Jobs & the Economy - Ethan Allen Institute

Report
Jobs & the Economy:
The Truth Behind the
Numbers
Or How I Stopped Worrying And Learned To Love
Vermont’s Low Unemployment Numbers
Unemployment In
Vermont: The Real
Story
In other words, the story the Shumlin administration is
not telling you.
Total NonFarm Employment 2000-2014: Annual
Averages
310,000
308,400
308,000
307,700
307,200
306,600
306,000
306,000
305,500
304,300
304,000
303,000
302,100
302,000
300,500
300,000
299,300
299,200
298,700
298,000
297,900
297,200
296,000
294,000
2014 Data
through
June 2014.
292,000
290,000
2000
2001
2002
2003
2004
2005
2006
2007
2008
2009
2010
Source: BLS.gov - ESTABLISHMENT DATA, STATE EMPLOYMENT, SEASONALLY ADJUSTED
2011
2012
2013
2014
Total NonFarm Employment and Vermont Population Growth
Vermont Population Growth
Total NonFarm Employment 2000-2014: Annual
Averages
630000
310,000
625000
308,400
307,700
307,200
308,000
306,000
306,600
306,000
305,500
303,000
620000
615000
302,100
300,500
300,000
298,700
298,000
626630
304,300
304,000
302,000
625741
610000
299,300
299,200
297,900
297,200
608808
605000
296,000
600000
294,000
292,000
20
14
Da
ta
595000
2000
290,000
2000 2001 2002 2003 2004 2005 2006 2007 2008 2009 2010 2011 2012 2013 2014
2010
2013
Total Employment: Warning Signs
•Even though the recession was said to have “ended” in 2009, Vermont’s employment
levels haven’t returned to their pre-recession high in 2007. Vermont still has roughly
2,000 fewer employed now than in 2007.
•Vermont’s population increased by roughly 17,000 between 2000 and 2010.
Vermont’s employment numbers between those same dates was 298K and 297K,
respectively. Even if half that population growth was adult-aged people, 8,000 or so,
there was no net increase in employment in that same time period.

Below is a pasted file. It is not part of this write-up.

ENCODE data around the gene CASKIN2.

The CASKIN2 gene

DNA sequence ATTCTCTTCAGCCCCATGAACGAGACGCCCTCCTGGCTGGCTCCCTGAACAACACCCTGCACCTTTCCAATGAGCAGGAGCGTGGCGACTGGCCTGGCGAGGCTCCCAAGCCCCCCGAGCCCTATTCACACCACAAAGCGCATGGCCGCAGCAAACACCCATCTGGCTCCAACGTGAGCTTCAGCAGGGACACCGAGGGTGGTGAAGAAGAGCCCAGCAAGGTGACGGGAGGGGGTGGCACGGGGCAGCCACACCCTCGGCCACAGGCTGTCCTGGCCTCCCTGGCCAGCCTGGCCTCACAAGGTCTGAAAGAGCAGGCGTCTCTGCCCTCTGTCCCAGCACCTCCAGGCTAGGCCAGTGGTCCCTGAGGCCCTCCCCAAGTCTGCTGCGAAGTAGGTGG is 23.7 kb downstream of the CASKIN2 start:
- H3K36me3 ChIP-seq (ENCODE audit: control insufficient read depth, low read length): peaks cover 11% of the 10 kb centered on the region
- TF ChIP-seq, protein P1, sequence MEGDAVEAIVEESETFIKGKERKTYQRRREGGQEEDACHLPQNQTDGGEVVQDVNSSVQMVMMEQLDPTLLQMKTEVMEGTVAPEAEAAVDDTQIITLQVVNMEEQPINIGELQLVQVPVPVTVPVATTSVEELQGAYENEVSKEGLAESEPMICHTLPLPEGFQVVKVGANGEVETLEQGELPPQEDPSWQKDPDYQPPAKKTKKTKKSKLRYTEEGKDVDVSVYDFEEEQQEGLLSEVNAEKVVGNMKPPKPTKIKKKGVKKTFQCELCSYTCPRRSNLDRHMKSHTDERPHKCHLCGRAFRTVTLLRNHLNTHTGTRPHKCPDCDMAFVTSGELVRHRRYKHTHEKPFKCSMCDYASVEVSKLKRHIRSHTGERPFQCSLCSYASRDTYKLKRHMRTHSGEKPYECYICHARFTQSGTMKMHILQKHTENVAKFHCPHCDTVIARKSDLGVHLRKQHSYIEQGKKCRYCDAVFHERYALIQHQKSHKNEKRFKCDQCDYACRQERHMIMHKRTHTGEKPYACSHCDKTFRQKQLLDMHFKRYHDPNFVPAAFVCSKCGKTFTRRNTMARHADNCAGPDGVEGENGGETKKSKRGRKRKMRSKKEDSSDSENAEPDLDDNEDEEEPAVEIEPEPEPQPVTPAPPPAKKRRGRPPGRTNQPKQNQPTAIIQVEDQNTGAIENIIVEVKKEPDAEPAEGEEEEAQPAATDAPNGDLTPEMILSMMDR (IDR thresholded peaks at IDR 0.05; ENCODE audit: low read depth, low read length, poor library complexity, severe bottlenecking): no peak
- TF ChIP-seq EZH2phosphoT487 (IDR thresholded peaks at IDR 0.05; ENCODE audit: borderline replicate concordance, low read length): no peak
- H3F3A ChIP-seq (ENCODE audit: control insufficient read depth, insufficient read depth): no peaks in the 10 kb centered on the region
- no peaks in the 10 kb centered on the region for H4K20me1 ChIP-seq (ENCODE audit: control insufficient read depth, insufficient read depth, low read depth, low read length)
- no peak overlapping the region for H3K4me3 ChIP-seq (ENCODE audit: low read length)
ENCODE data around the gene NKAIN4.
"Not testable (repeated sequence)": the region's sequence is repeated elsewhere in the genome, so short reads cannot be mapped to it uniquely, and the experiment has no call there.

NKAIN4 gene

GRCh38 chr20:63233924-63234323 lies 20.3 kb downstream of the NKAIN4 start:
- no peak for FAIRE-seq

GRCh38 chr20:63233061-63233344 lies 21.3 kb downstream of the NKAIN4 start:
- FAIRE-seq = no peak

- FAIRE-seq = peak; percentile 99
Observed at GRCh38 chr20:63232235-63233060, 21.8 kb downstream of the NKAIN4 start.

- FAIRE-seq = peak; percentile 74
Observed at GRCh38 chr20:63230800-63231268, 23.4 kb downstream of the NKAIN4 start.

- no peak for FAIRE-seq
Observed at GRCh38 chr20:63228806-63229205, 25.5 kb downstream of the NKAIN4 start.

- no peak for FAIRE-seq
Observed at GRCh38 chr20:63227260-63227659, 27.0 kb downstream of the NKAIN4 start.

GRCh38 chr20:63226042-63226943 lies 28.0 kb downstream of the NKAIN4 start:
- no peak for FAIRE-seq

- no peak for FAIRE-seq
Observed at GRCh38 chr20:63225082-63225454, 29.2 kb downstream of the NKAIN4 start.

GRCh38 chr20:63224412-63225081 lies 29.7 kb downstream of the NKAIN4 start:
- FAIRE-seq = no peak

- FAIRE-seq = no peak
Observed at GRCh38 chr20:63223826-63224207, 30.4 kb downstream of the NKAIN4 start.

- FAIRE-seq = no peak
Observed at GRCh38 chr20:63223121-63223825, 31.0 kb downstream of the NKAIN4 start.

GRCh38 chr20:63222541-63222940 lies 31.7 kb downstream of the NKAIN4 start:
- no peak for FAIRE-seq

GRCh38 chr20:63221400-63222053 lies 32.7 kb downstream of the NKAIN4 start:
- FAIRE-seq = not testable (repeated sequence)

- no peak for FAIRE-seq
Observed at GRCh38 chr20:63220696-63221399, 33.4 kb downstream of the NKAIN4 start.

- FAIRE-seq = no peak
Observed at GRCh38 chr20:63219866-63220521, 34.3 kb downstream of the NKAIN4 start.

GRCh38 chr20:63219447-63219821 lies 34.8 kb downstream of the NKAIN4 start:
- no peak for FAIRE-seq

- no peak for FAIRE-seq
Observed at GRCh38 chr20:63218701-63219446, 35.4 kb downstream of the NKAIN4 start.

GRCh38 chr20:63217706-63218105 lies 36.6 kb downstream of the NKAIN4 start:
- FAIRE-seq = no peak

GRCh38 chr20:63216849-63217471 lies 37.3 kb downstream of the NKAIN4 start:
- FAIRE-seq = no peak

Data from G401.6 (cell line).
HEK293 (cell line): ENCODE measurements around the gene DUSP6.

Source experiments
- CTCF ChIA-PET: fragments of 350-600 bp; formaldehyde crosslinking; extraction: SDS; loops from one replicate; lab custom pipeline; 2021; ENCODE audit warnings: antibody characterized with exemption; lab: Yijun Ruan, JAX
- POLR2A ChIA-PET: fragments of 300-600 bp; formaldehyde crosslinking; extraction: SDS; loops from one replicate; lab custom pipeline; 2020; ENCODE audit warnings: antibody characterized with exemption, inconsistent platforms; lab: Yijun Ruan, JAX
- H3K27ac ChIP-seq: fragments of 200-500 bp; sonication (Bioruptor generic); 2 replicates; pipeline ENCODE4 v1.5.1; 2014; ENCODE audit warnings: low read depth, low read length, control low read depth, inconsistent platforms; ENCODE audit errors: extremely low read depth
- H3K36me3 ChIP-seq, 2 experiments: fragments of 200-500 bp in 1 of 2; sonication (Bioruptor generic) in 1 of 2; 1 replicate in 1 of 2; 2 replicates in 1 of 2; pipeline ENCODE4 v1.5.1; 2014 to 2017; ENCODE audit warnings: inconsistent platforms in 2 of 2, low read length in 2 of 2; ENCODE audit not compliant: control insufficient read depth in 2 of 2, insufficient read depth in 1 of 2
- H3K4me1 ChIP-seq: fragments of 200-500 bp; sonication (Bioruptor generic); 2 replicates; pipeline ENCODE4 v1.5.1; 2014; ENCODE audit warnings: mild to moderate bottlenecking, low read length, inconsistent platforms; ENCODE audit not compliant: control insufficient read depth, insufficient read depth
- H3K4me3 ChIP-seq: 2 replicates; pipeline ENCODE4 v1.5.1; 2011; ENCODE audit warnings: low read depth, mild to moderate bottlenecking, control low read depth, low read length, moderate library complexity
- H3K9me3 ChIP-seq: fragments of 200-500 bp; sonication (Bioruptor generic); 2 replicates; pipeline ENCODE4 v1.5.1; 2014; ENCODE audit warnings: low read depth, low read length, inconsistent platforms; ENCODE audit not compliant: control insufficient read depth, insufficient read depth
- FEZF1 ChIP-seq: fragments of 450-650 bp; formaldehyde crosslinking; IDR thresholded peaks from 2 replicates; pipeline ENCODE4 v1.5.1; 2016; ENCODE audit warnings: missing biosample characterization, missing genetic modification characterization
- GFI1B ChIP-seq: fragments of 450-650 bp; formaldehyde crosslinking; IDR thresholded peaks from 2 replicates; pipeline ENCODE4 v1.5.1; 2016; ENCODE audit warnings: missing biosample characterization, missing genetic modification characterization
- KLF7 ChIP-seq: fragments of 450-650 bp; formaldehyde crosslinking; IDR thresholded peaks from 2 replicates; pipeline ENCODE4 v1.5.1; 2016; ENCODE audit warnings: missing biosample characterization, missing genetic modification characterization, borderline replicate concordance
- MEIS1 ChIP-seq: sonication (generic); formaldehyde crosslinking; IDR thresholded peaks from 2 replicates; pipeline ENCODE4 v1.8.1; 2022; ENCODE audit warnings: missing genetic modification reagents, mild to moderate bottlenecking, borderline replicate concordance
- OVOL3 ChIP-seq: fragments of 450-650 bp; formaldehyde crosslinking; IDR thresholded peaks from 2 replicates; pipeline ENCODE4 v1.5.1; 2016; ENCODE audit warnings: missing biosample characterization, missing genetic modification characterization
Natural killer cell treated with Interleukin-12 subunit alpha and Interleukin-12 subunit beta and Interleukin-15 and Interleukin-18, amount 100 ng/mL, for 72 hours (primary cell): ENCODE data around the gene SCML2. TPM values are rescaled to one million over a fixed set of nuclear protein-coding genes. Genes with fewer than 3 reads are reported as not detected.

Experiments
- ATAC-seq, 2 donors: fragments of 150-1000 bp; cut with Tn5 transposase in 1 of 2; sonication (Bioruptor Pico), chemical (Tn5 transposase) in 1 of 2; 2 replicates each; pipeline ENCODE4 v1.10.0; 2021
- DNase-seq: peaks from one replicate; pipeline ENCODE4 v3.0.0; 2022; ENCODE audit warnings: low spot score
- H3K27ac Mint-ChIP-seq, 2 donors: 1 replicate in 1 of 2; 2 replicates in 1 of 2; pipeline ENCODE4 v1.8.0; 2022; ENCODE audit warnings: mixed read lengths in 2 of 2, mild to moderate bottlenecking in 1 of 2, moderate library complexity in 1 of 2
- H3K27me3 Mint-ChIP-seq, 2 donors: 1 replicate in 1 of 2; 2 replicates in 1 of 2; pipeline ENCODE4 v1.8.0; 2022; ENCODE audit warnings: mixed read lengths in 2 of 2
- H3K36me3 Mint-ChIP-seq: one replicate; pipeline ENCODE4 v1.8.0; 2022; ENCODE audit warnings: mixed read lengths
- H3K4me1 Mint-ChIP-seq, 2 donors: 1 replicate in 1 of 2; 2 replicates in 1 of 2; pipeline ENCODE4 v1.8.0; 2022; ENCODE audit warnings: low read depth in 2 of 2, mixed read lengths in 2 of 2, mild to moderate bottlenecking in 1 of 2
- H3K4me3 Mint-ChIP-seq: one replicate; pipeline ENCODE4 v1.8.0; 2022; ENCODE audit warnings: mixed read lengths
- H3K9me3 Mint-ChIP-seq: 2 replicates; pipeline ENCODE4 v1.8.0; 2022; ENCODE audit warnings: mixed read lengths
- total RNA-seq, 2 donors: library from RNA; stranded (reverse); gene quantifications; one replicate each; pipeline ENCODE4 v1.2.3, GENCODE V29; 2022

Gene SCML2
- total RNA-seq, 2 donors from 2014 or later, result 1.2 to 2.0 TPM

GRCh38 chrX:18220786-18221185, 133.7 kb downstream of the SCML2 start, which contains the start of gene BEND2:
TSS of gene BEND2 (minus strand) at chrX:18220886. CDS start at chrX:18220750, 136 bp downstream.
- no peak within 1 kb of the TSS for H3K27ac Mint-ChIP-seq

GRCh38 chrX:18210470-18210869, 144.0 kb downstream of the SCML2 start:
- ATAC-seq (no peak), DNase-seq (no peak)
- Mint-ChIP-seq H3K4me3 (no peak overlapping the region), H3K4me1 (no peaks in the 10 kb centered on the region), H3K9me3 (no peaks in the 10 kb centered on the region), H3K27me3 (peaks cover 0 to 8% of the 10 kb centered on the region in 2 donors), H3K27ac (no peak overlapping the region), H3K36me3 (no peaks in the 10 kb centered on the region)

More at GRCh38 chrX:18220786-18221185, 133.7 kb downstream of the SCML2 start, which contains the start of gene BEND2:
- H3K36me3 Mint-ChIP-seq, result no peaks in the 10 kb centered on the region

•Higher population numbers and the same employment numbers means fewer people
are working as a percentage of the population, which means they are retired or living
on some other source of income.
Vermont’s Employment Outlook
The Vermont Department of Labor periodically publishes a short-term employment
outlook. The July 2014 projections show where the state expects job growth to occur,
by number of jobs, and by industry. So where can Vermonters expect to find future
employment? Here’s the top 10:
Only 1 of the top10 occupations
projected to have the most
openings requires a college
degree.
The 2nd-highest occupation is
personal care aides, which reflects
Vermont’s demographic mix of
fewer young people and a growth
in the overall percentage of
retirees.
Vermont’s Employment Outlook
And 11-30:
The total projected openings for
2015 is 12,010, the bulk of which
are service positions.
Why Is Employment So Slow To Grow?
There are many reasons why Vermont’s employment picture is a grim one, but let’s
take a look at a few indicators.
Forbes ranked Vermont the 44th Worst State For Business in 2014.
A 5-Year Annual GSP Growth rate of
0.0% is not an outlook conducive to
hiring. Even with some Vermont
companies expanding, like Keurig
Green Mountain, the net outlook for
growth is zero.
Gross State Product: Top 10 Components
According to the 2010 U.S. Bureau of Economic Analysis
report, Vermont's gross state product (GSP) was $26
billion. Not accounting for size, this places the state 50th
among the 50 states. It stood 34th in per capita GSP.
Government – $3 billion (13.4%)
Real Estate, Rental and Leasing – $2,6 billion (11.6%)
Durable goods manufacturing – $2,2 billion (9.6%)
Health Care and Social Assistance – $2,1 billion (9.4%)
Retail trade – $1,9 billion (8.4%)
Finance and Insurance – $1,3 billion (5.9%)
Construction – $1,2 billion (5.5%)
Professional and technical services – $1,2 billion (5.5%)
Wholesale trade – $1,1 billion (5.1%)
Accommodations and Food Services – ~$1 billion (4.5%)
Source: http://en.wikipedia.org/wiki/Vermont
The largest component of GSP is
government – which is paid for by the